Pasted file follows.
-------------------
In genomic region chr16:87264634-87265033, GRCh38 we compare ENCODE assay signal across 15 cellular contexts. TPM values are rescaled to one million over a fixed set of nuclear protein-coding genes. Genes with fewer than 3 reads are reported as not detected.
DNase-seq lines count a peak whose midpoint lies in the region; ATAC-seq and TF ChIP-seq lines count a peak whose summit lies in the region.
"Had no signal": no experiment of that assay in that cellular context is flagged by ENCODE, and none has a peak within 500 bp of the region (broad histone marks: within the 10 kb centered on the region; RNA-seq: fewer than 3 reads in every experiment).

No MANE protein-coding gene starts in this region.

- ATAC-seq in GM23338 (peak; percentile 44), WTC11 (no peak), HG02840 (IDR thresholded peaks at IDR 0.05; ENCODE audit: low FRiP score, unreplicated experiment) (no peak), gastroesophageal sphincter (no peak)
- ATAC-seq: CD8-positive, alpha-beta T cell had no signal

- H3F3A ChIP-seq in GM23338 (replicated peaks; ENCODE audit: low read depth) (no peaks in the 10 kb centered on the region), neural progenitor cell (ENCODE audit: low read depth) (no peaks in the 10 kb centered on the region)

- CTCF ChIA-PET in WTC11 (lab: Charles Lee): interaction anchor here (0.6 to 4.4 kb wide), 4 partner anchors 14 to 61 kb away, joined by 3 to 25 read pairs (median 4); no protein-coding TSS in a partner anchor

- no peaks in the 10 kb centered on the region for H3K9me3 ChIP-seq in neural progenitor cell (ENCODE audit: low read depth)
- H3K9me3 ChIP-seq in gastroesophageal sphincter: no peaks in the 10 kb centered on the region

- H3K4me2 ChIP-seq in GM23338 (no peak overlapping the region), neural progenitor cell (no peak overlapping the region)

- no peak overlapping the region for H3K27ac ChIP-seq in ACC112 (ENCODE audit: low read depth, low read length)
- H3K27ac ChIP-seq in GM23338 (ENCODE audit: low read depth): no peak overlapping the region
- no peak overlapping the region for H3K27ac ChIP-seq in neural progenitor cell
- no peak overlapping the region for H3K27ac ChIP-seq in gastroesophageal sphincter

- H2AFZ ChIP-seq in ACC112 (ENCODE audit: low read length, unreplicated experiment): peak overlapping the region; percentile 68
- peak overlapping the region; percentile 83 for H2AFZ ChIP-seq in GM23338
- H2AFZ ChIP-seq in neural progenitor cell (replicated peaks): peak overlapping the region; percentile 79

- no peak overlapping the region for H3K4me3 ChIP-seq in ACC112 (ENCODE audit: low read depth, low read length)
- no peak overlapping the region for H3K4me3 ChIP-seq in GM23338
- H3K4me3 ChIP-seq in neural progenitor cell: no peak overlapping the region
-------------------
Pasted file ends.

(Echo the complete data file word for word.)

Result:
In genomic region chr16:87264634-87265033, GRCh38 we compare ENCODE assay signal across 15 cellular contexts. TPM values are rescaled to one million over a fixed set of nuclear protein-coding genes. Genes with fewer than 3 reads are reported as not detected.
DNase-seq lines count a peak whose midpoint lies in the region; ATAC-seq and TF ChIP-seq lines count a peak whose summit lies in the region.
"Had no signal": no experiment of that assay in that cellular context is flagged by ENCODE, and none has a peak within 500 bp of the region (broad histone marks: within the 10 kb centered on the region; RNA-seq: fewer than 3 reads in every experiment).

No MANE protein-coding gene starts in this region.

- ATAC-seq in GM23338 (peak; percentile 44), WTC11 (no peak), HG02840 (IDR thresholded peaks at IDR 0.05; ENCODE audit: low FRiP score, unreplicated experiment) (no peak), gastroesophageal sphincter (no peak)
- ATAC-seq: CD8-positive, alpha-beta T cell had no signal

- H3F3A ChIP-seq in GM23338 (replicated peaks; ENCODE audit: low read depth) (no peaks in the 10 kb centered on the region), neural progenitor cell (ENCODE audit: low read depth) (no peaks in the 10 kb centered on the region)

- CTCF ChIA-PET in WTC11 (lab: Charles Lee): interaction anchor here (0.6 to 4.4 kb wide), 4 partner anchors 14 to 61 kb away, joined by 3 to 25 read pairs (median 4); no protein-coding TSS in a partner anchor

- no peaks in the 10 kb centered on the region for H3K9me3 ChIP-seq in neural progenitor cell (ENCODE audit: low read depth)
- H3K9me3 ChIP-seq in gastroesophageal sphincter: no peaks in the 10 kb centered on the region

- H3K4me2 ChIP-seq in GM23338 (no peak overlapping the region), neural progenitor cell (no peak overlapping the region)

- no peak overlapping the region for H3K27ac ChIP-seq in ACC112 (ENCODE audit: low read depth, low read length)
- H3K27ac ChIP-seq in GM23338 (ENCODE audit: low read depth): no peak overlapping the region
- no peak overlapping the region for H3K27ac ChIP-seq in neural progenitor cell
- no peak overlapping the region for H3K27ac ChIP-seq in gastroesophageal sphincter

- H2AFZ ChIP-seq in ACC112 (ENCODE audit: low read length, unreplicated experiment): peak overlapping the region; percentile 68
- peak overlapping the region; percentile 83 for H2AFZ ChIP-seq in GM23338
- H2AFZ ChIP-seq in neural progenitor cell (replicated peaks): peak overlapping the region; percentile 79

- no peak overlapping the region for H3K4me3 ChIP-seq in ACC112 (ENCODE audit: low read depth, low read length)
- no peak overlapping the region for H3K4me3 ChIP-seq in GM23338
- H3K4me3 ChIP-seq in neural progenitor cell: no peak overlapping the region